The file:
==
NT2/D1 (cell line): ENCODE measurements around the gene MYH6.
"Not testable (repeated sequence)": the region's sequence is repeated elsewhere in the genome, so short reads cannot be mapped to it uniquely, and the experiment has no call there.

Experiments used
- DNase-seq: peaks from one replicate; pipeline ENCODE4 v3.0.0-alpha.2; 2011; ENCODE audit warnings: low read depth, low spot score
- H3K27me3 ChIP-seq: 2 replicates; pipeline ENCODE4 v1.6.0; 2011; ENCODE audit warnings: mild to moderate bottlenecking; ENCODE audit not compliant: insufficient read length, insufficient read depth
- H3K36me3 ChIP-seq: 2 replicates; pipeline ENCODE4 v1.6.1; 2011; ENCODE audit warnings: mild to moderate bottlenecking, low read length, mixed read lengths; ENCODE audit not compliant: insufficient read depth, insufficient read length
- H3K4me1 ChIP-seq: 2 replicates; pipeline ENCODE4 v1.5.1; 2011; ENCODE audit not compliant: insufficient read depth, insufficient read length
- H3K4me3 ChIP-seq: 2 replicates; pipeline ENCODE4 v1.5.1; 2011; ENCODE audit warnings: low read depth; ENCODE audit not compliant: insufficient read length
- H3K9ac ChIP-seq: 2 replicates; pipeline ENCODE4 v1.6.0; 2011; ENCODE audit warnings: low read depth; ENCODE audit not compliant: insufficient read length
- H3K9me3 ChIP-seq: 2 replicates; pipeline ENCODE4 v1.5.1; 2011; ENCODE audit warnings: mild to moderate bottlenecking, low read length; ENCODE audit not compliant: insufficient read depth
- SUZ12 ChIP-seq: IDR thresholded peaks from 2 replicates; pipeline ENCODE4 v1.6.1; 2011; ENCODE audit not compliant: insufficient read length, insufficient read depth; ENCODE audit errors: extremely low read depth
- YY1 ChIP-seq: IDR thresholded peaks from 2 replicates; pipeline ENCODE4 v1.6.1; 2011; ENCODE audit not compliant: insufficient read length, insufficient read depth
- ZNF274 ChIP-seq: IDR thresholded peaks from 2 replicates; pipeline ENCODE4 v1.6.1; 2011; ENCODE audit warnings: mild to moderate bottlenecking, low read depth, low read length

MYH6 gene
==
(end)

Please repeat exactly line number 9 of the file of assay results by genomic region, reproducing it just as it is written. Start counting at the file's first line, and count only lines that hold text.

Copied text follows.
- H3K9ac ChIP-seq: 2 replicates; pipeline ENCODE4 v1.6.0; 2011; ENCODE audit warnings: low read depth; ENCODE audit not compliant: insufficient read length